Brass Quintet

Composer: Jan Koetsier (b. 1911 - d. 2006)
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Composer: Jan Koetsier (b. 1911 - d. 2006)

Performance date: 30/06/2018

Venue: St. Brendan’s Church

Composition Year: 1991

Duration: 00:11:22

Recording Engineer: Ciaran Cullen, RTÉ

Instrumentation Category:Brass Quartet

Instrumentation Other: tpt, tpt, frhn, tbn

Artists: London Chamber Brass Seb Philpott [trumpet], Cai Isfryn [trumpet], Oli Hickie [French horn], Barnaby Philpott [trombone]) - [brass ensemble]

Brass Quintet

Jan Koetsier [1911-2006]

Kleiner Zirkusmarsch from Kinderzirkus Op.79 [1991]

Brass Quintet Op.65 [1991]      

1. Andante Con Moto

2. Andantino

3. Molto Vivace


Jan Koetsier was born in Amsterdam and studied in Berlin before becoming the second conductor of the Concertgebouw Orchestra and later the Principal Conductor of the Bavarian Radio Orchestra. His many works for brass have enjoyed enduring success. The Zirkusmarch is the first movement of a larger work, Kinderzirkus, which explores the many colourful aspects of the circus, depicting clowns, high-wire artists and dancing bears. This movement serves as a fantastic introduction to the capabilities of the modern brass quintet, which evolved throughout the 20th century.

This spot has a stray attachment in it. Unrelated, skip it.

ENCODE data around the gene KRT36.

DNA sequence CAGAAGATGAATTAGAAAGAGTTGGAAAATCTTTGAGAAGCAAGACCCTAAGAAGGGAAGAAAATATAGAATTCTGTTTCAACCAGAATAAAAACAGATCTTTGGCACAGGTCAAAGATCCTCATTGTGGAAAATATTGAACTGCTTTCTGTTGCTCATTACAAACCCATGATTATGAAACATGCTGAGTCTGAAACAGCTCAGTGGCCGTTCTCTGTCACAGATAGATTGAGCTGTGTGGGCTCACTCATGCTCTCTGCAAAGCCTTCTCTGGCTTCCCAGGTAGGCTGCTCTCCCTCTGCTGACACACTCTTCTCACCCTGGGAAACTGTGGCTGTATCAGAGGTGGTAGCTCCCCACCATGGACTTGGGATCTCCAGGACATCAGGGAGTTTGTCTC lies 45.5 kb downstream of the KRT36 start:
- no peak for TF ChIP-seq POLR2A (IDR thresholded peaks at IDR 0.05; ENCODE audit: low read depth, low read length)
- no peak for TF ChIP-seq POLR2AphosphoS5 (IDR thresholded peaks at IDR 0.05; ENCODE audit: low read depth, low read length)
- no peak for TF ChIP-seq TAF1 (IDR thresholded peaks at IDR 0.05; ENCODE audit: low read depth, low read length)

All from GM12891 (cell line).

Koetsier’s Brass Quintet explores the humour and joy often found in his work. He relished in writing for this instrumentation, which he claimed had had its origin in the many universities and colleges of the United States. He commented that, with an American insouciance, heterogeneous instruments like trumpet and trombone on one side and French horn and tuba on the other are combined, and amazingly, against all doubts of European composers, an interesting and vibrant picturesque sound emerged.

After a calm and chorale-like introduction, the first movement whisks the listener into a salsa of shifting meter s and exciting rhythms. The second movement begins with a wordless hymn, during which the trumpets signal a sense of peace, which is immediately contrasted by the boisterous dance of the lower brass. After going through several variations, these opposing ideas are finally brought together to form a tranquil resolution. The final movement is written in a vigorous 6/8 meter, only occasionally interrupted by a few mischievous 7/8 bars. The rollicking finale builds in intensity, including the return of the original chorale, before a thrilling finish.

Seb Philpott